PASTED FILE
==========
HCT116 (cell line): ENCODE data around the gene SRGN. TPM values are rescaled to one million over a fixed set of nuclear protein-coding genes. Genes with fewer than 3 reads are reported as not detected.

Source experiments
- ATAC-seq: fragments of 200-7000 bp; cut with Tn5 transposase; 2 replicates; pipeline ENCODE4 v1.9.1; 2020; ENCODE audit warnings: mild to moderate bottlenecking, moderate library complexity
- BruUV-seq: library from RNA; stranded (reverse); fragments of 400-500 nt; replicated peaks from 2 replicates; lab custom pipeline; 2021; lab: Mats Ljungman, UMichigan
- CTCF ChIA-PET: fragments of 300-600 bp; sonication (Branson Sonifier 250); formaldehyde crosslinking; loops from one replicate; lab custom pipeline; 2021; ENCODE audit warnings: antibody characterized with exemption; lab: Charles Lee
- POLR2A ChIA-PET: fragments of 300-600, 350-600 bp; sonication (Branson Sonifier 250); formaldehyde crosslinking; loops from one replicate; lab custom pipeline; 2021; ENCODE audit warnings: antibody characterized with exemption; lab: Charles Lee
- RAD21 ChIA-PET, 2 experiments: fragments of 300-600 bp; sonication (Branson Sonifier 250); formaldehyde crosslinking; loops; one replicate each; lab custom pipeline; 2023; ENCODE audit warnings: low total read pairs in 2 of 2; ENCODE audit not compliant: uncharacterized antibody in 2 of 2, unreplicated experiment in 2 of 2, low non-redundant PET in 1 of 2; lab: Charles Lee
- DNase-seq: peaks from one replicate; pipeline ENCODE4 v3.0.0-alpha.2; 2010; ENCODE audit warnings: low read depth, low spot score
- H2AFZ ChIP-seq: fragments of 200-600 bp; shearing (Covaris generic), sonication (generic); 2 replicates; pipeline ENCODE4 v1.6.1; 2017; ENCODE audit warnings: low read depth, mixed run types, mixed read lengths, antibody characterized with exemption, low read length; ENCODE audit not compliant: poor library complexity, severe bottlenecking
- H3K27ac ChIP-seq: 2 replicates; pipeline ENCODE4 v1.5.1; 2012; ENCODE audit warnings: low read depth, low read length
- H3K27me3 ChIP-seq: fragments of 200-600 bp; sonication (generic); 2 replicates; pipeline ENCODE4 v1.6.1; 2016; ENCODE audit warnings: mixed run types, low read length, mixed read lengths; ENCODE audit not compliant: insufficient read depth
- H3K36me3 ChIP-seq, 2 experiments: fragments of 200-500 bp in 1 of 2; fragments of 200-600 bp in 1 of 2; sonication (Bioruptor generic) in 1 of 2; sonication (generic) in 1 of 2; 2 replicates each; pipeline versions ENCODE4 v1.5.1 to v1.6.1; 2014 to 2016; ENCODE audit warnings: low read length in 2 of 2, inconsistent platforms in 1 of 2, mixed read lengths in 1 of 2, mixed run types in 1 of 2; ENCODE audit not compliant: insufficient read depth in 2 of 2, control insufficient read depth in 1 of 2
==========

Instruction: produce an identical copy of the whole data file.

HCT116 (cell line): ENCODE data around the gene SRGN. TPM values are rescaled to one million over a fixed set of nuclear protein-coding genes. Genes with fewer than 3 reads are reported as not detected.

Source experiments
- ATAC-seq: fragments of 200-7000 bp; cut with Tn5 transposase; 2 replicates; pipeline ENCODE4 v1.9.1; 2020; ENCODE audit warnings: mild to moderate bottlenecking, moderate library complexity
- BruUV-seq: library from RNA; stranded (reverse); fragments of 400-500 nt; replicated peaks from 2 replicates; lab custom pipeline; 2021; lab: Mats Ljungman, UMichigan
- CTCF ChIA-PET: fragments of 300-600 bp; sonication (Branson Sonifier 250); formaldehyde crosslinking; loops from one replicate; lab custom pipeline; 2021; ENCODE audit warnings: antibody characterized with exemption; lab: Charles Lee
- POLR2A ChIA-PET: fragments of 300-600, 350-600 bp; sonication (Branson Sonifier 250); formaldehyde crosslinking; loops from one replicate; lab custom pipeline; 2021; ENCODE audit warnings: antibody characterized with exemption; lab: Charles Lee
- RAD21 ChIA-PET, 2 experiments: fragments of 300-600 bp; sonication (Branson Sonifier 250); formaldehyde crosslinking; loops; one replicate each; lab custom pipeline; 2023; ENCODE audit warnings: low total read pairs in 2 of 2; ENCODE audit not compliant: uncharacterized antibody in 2 of 2, unreplicated experiment in 2 of 2, low non-redundant PET in 1 of 2; lab: Charles Lee
- DNase-seq: peaks from one replicate; pipeline ENCODE4 v3.0.0-alpha.2; 2010; ENCODE audit warnings: low read depth, low spot score
- H2AFZ ChIP-seq: fragments of 200-600 bp; shearing (Covaris generic), sonication (generic); 2 replicates; pipeline ENCODE4 v1.6.1; 2017; ENCODE audit warnings: low read depth, mixed run types, mixed read lengths, antibody characterized with exemption, low read length; ENCODE audit not compliant: poor library complexity, severe bottlenecking
- H3K27ac ChIP-seq: 2 replicates; pipeline ENCODE4 v1.5.1; 2012; ENCODE audit warnings: low read depth, low read length
- H3K27me3 ChIP-seq: fragments of 200-600 bp; sonication (generic); 2 replicates; pipeline ENCODE4 v1.6.1; 2016; ENCODE audit warnings: mixed run types, low read length, mixed read lengths; ENCODE audit not compliant: insufficient read depth
- H3K36me3 ChIP-seq, 2 experiments: fragments of 200-500 bp in 1 of 2; fragments of 200-600 bp in 1 of 2; sonication (Bioruptor generic) in 1 of 2; sonication (generic) in 1 of 2; 2 replicates each; pipeline versions ENCODE4 v1.5.1 to v1.6.1; 2014 to 2016; ENCODE audit warnings: low read length in 2 of 2, inconsistent platforms in 1 of 2, mixed read lengths in 1 of 2, mixed run types in 1 of 2; ENCODE audit not compliant: insufficient read depth in 2 of 2, control insufficient read depth in 1 of 2